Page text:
• Encouraged to lose weight immediately postpartum: In my final call I was advised to return to my pre-pregnancy weight within 3 months in order to help prevent diabetes in the future. This is shocking and appalling advice to give a new mother. New mothers should focus on eating enough food, getting sleep, and caring for their newborns. They should not focus on their weight. I accidentally did lose all the weight (and then some) after giving birth due to breastfeeding combined with new levels of stress (which caused me to eat less). This was not good for my mental health, and I shudder to think of other new moms taking this advice too far.  


Thankfully I reached out to Ariana Thompson-Lastad, a health researcher, former health educator with gestational diabetes experience, and body positive friend of mine. Ariana reminded me of a few important things:


  • I needed to eat fat: eating fat helps keep blood sugar stable, would help my baby grow, and would eventually give me what I needed to nurse my baby.

  • There were other options besides obsessively counting carbs: I could also pay attention to how my body felt after eating different foods, and use the glucose meter to check how specific kinds of carbohydrates affected my blood sugar. 

  • High blood sugar is not just about food: sleep, stress and movement play a huge role.


After talking with Ariana I stopped counting my almonds, ate more fat, and started trusting my body and the glucose meter. As a result, the following occurred:

  • I started to feel sated again.

  • I felt more comfort and less stress in my pregnancy.

  • My blood sugar lowered.


If I had not spoken with Ariana and if I did not have an extensive background in intuitive eating and weight-neutral coaching, I am sure I would have spiraled into disordered eating.


I am sharing this information 17 months postpartum in the hopes that Sweet Success can become a more supportive program to the 10% of people diagnosed with gestational diabetes each year. New moms get enough negative attention on their bodies as it is.


Suggestions for sweet improvement:

  • Get updated on eating disorders:

  • This program seems to believe it exists in a vacuum in which eating disorders are not real. They are and they have the second highest psychiatric mortality rate.

  • Please provide training to all Sweet Success dietitians on the prevalence and seriousness of eating disorders. Require practitioners to screen for disordered eating.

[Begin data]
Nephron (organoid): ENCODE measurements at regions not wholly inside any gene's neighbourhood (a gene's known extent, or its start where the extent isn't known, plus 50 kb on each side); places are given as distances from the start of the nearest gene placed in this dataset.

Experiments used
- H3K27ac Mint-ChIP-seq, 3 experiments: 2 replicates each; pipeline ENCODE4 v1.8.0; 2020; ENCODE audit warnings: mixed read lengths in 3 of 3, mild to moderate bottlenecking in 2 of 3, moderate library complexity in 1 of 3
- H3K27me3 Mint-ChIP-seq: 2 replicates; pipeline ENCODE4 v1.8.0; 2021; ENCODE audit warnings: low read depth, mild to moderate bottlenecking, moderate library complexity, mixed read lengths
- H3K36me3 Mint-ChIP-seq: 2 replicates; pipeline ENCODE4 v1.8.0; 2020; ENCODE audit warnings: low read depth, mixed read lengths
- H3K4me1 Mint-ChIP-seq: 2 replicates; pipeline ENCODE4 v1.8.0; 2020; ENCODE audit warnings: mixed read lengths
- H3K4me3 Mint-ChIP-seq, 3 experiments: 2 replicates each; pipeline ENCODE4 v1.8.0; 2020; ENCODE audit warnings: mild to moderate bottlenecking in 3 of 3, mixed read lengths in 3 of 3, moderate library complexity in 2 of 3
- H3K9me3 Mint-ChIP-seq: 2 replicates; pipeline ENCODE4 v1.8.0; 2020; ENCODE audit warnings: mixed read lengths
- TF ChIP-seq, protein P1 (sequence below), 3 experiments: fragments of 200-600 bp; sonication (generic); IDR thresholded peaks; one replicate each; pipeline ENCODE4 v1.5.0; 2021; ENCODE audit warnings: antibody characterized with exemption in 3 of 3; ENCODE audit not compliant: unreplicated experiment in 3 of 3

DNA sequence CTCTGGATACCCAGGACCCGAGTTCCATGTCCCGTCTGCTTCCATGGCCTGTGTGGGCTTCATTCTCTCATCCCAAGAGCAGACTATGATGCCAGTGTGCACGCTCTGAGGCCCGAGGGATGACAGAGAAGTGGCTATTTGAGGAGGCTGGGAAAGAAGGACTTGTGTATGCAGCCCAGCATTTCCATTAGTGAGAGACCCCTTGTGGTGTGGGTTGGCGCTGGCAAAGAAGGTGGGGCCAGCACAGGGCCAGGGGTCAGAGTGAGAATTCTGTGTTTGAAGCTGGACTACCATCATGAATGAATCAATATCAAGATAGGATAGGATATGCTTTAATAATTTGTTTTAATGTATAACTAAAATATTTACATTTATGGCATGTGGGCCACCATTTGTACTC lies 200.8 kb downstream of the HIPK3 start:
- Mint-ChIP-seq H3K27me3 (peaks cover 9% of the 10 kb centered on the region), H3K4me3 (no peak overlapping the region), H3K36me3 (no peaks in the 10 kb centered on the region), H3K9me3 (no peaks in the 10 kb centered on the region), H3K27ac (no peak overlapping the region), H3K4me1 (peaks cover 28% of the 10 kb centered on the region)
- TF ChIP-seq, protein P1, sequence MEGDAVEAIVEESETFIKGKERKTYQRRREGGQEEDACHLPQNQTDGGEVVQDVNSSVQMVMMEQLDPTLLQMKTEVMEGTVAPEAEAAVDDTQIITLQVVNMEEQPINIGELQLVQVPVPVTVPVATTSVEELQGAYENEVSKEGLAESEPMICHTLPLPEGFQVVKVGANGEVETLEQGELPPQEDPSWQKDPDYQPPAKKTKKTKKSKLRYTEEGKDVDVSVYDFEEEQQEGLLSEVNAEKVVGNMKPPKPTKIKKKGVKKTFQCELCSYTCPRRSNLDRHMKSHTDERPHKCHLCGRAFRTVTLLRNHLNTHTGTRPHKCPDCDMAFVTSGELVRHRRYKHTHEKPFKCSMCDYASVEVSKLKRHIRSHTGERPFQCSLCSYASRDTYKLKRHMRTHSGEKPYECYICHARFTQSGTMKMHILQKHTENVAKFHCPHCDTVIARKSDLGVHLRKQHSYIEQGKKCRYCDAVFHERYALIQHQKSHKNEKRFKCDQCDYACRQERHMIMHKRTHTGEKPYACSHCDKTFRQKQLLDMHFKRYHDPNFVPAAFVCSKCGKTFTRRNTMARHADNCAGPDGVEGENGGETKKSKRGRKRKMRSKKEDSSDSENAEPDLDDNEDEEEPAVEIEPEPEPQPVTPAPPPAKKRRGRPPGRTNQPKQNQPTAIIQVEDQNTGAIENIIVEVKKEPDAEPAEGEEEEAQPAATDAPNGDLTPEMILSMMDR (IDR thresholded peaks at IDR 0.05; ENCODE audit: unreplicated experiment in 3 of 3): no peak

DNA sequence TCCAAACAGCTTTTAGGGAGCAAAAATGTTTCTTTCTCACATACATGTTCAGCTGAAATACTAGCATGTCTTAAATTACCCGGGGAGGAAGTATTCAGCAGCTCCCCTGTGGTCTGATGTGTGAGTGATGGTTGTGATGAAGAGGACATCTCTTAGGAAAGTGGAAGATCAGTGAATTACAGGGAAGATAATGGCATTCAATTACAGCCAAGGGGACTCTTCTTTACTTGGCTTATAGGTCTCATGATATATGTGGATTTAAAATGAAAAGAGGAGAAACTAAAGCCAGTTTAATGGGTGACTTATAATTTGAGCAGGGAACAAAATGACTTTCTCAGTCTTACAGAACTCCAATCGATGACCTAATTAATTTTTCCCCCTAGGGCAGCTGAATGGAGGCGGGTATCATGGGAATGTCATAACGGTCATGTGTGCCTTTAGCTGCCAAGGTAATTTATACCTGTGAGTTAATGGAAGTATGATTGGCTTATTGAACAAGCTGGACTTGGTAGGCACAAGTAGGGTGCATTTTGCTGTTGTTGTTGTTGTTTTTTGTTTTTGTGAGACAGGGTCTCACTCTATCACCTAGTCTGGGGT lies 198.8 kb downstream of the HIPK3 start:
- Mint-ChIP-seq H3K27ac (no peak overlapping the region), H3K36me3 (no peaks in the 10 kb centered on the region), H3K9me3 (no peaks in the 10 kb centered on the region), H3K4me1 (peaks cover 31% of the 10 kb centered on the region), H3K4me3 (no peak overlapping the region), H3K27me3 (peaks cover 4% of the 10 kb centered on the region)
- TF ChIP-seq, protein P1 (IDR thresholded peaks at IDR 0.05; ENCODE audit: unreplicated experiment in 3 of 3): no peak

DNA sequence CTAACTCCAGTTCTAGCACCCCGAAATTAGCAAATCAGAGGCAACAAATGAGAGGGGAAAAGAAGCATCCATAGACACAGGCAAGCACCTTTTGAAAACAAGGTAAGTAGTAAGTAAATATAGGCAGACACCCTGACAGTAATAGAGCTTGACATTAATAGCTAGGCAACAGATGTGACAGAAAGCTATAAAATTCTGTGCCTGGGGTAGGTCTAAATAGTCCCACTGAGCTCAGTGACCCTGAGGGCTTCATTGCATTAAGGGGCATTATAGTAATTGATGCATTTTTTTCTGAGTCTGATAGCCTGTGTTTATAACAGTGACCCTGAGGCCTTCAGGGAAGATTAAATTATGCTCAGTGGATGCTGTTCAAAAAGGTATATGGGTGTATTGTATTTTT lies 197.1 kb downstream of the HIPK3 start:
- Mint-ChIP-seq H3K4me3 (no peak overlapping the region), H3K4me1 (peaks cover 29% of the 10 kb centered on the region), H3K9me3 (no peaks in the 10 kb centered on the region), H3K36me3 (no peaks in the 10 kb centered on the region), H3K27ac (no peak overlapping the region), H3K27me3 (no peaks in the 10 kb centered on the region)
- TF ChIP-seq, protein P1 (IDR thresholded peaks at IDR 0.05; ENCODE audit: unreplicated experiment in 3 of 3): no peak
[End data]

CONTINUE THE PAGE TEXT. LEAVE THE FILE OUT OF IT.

• Remind dietitians that eating disorders are often triggered by the psychological need for control, something that can be elevated during pregnancy.

  • Learn about Health At Every Size® and weight-neutral nutrition guidance 

  • Provide training on weight-stigma. Remind practitioners that people of all sizes get diabetes and people of all sizes can have a healthy delivery.

  • Do not require weight checks– instead learn about Health At Every Size®.

  • Immediately end the practice of encouraging clients to lose their pregnancy weight within 3 months– this is an extremely harmful practice that has a high chance of causing eating disorders. Instead share other research on diabetes, such as the role breastfeeding can play in prevention.

  • End the practice of encouraging clients to “gain weight slowly” in their pregnancy. Pregnancy weight gain is highly variable and not something in our control. Instead encourage clients to pay attention to what actually is in their control; eating and moving in ways that feel good and keep blood sugar levels stable. 

  • Update the printed materials to include:

  • How to be flexible with food and how to safely experiment with what you can eat.

  • The importance of not restricting calories during pregnancy.

  • The benefits of eating fat.



Specific things I wish I’d been told by Sweet Success to decrease my stress levels:

  • It’s not your fault that you got gestational diabetes, it’s a common symptom of pregnancy just like morning sickness.

  • It’s safe to experiment with food– the glucose meter is a great tool to let you know how it’s going, and we’re not worried about a few high blood sugar numbers.

  • Continue to pay attention to how different foods make you feel. It is possible to learn what high and low blood sugar feels like for you, and this is a great life skill.

  • We are tracking your weight because we’re trying to get a sense of how big the baby is (for the sake of a smooth delivery), but we know your weight isn’t a real measure of your baby’s weight. You can decline to share your weight.


Please feel free to reach out to me with questions or for further reflection. I look forward to future mamas with gestational diabetes receiving the weight-neutral care they deserve.


Thank you,

Talia